FIG. 1 is an axial section of a damping support, particularly for a supported power unit;
FIG. 2 is a partially sectioned view taken on the line II--II of FIG. 1,
FIG. 3 is an axial section of one embodiment of a damping support suitable for a suspended power unit,
FIG. 4 is a partially sectioned view taken on the line IV--IV of FIG. 3, and
FIG. 5 is a graph which shows the trace of dynamic rigidity as a function of frequency for a damping support according to the invention.
With reference to FIGS. 1 and 2, a tubular metal support body is indicated 2 and is provided at one end with an annular flange 4 for fixing it to the chassis of a motor vehicle. The tubular body 2 is closed at one end by means of a protective metal cover 6 which acts as a support for a flexible diaphragm 8 of elastomeric material whose peripheral edge has an annular flange 10 with a rib which engages a complementary groove in the cover 6.
At the other end of the tubular body 2 is fixed an essentially bell-shaped annular element of elastomeric material 14 whose radially outer surface is fixed to the inner surface of the tubular body 2. The radially inner surface of the annular element 14 is fixed to a metal attachment member 16 constituted by a bush having a substantially frusto-conical profile. The attachment member 16 is provided at its outer end with a shank 18 having an internally threaded hole for the engagement of a corresponding threaded attachment element 20 fixed to the engine of the vehicle.
The tubular body 2, the diaphragm 8 and the annular element 14 define within the support a chamber 22 which is intended to be filled with a damping liquid introduced through a through-hole 24 with a ball valve 26, formed in the attachment member 16.
A transverse disc 28 is rigidly connected to the attachment member 16 and has a flat base surface and arcuate peripheral edges. The disc 28 extends tranversely in the chamber 22 to define an annular passage 30 between its radially outer surface and the radially inner surface of the tubular body, through which the damping liquid can flow. The disc 28 has two slot-shaped apertures 32 which extend circumferentially and are essentially symmetrical with respect to a diametral axis.
According to the invention, the disc 28 has an associated obturator disc 34 with flat surfaces, mounted in contact with the axially inner surface of the disc and able to interfere with the area of passage through the apertures 32. The obturator disc 34 is supported and rotated by a shaft 36 which is rotatable in an axial hole of the attachment member 16.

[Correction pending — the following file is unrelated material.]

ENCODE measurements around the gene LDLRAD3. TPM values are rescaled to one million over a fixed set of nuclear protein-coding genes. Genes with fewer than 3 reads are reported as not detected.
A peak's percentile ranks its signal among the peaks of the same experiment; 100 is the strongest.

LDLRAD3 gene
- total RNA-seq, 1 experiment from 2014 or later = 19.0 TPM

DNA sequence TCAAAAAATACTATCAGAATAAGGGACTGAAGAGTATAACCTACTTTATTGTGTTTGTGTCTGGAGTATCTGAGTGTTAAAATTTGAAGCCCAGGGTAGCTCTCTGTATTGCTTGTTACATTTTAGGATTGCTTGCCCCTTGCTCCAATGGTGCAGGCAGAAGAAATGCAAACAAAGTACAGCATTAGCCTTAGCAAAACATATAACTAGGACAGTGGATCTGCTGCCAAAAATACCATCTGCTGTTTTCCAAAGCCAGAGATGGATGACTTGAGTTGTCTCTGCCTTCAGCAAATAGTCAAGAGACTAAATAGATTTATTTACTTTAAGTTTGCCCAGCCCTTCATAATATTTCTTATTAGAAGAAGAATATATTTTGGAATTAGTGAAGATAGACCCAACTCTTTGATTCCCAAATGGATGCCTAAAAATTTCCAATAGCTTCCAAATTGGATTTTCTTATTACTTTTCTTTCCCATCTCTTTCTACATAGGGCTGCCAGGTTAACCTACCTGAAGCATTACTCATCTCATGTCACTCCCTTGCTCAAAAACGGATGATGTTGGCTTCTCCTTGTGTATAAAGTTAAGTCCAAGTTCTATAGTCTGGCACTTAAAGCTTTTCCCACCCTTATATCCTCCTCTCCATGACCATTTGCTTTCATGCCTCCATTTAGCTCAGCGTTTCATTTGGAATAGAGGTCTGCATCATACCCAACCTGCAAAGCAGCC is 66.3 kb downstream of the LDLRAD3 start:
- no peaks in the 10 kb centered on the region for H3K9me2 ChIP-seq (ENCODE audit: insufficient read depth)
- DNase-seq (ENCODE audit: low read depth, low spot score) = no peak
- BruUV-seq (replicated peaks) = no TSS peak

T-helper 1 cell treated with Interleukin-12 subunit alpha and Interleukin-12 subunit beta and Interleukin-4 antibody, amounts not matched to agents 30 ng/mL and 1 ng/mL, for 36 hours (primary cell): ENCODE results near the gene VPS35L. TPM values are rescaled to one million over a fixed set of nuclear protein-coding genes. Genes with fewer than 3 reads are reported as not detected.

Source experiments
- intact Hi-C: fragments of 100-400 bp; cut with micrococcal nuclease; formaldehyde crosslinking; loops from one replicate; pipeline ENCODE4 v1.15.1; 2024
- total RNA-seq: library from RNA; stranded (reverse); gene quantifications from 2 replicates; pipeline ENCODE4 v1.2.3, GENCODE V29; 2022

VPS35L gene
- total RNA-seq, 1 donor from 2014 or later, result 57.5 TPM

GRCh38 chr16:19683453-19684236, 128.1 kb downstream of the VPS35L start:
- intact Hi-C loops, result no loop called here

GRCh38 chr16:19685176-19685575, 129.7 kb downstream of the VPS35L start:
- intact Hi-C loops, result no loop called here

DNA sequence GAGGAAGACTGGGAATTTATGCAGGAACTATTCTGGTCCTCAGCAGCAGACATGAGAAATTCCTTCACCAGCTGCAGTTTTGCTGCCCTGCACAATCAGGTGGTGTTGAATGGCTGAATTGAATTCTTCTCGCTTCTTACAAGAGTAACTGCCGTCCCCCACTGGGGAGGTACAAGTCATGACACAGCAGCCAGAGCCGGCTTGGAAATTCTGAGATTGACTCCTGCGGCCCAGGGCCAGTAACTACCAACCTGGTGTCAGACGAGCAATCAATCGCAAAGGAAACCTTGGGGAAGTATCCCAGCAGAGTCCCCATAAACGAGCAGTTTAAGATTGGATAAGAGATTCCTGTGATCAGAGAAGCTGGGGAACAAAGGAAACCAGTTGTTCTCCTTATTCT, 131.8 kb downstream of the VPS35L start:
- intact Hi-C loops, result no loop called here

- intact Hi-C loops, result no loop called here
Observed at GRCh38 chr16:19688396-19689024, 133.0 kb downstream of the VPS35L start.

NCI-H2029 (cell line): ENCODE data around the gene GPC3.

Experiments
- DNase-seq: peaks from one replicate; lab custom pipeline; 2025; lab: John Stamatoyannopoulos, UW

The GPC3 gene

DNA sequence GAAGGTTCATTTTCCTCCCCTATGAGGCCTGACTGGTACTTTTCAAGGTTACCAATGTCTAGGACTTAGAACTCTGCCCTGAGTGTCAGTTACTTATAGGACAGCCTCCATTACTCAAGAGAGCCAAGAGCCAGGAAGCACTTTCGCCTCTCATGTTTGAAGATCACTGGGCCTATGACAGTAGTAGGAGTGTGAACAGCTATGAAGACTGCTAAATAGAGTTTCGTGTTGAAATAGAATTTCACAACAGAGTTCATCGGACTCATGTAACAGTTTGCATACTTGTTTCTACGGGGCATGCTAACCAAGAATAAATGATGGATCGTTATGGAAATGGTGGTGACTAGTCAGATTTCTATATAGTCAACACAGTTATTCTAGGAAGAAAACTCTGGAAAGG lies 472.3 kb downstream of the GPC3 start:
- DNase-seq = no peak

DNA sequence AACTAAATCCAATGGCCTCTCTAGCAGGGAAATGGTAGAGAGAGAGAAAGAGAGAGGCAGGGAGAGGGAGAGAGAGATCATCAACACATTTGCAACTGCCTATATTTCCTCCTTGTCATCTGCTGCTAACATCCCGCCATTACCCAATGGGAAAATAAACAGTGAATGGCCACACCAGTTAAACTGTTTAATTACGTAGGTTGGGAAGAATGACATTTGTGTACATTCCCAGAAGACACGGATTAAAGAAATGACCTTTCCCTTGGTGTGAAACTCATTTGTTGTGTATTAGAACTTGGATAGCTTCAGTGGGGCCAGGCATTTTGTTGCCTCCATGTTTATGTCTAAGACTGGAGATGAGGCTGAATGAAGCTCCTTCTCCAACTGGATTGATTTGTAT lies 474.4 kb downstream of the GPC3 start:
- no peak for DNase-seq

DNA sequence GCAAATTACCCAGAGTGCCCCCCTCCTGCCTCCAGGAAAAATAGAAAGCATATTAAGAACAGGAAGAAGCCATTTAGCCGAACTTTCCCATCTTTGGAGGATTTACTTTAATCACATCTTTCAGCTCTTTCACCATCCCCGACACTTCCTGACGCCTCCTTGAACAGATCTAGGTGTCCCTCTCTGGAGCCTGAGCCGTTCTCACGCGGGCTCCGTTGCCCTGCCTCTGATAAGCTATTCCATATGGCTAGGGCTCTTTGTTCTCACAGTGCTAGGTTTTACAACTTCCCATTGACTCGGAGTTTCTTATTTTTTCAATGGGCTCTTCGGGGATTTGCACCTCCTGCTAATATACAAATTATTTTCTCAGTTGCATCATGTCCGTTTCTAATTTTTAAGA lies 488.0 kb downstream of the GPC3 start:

In the embodiment illustrated in FIGS. 2 and 4, the obturator disc 34 is substantially circular in shape and has two radial projections 40 for varying the area for passage of liquid through the apertures 32 as a result of the rotation of the disc from a position in which the apertures are both completely closed to a position in which they are both completely open.
The shaft 36 fixed to the obturator 34 is intended to be rotated by means of a flexible shaft 42 passing through an axial hole of the threaded attachment element 20 and having an end 44 connected to the shaft 36.
The damping support further includes a divider unit, generally indicated 46, which is constituted by a rigid annular element 48 of plastics material or aluminium, supporting a disc 50 of elastomeric material. The annular element 48 is fixed to the inner surface of the tubular body, with its peripheral edge interposed between the peripheral edge of the cover 6 and a shoulder 52 of the tubular body. The divider unit 46 divides the chamber 22 into two chambers 22a and 22b which are in liquid communication through a generally helical restricted-passage duct 54 formed in the annular element 48. The passage of liquid between the chambers 22a and 22b through the restricted duct 54 has a further damping effect on the oscillations. The liquid intended to be introduced into the chamber 22 typically has a low viscosity value and is preferably constituted by a mixture of water and glycol.
The support according to the invention enables the dynamic rigidity value Kd to be regulated in dependence on the frequency of oscillation of the engine. For this purpose, a control and processing unit processes a signal which depends, for example, on the speed or rate of revolution of the engine and provides a command for the rotation of the obturator 34 by the flexible transmission shaft 42 and the shaft 36 to position the obturator in an angular position in which the area for passage of the damping liquid has a predetermined value corresponding to the required dynamic rigidity value.
It is thus possible to obtain a dynamic rigidity value which is less than that of the static rigidity for a wide range of high frequencies, enabling the elimination of vibrations transmitted to the structure of the motor vehicle at disturbance frequencies.
In FIG. 5, the traces of the dynamic rigidity for different values of the area A for passage of the damping liquid through the apertures of the disc are illustrated by broken lines. As the area of passage through the apertures increases, the minimum value of each curve is displaced towards higher frequency values. The continuous line in FIG. 5 shows the trace of the dynamic rigidity curve obtainable by means of the support according to the invention, which results from the envelope of dynamic rigidity curves for the individual values of the passage area A. The chain line shows, by way of example, the trace of the static rigidity Ks.
FIG. 3 shows an embodiment of the engine support for suspended power units. The structural characteristics of this embodiment differ from that illustrated in FIG. 1 only in details of shape which do not affect the functional behaviour of the support; the elements of FIG. 3 which correspond to the elements of FIG. 2 are therefore numbered with the same reference numerals. Naturally, the principle of the invention remaining the same, the forms of embodiment and details of construction may be varied widely with respect to those described and illustrated purely by way of non-limiting example. Thus, for example, the support could be provided with a motor incorporated in the attachment member for rotating the obturator.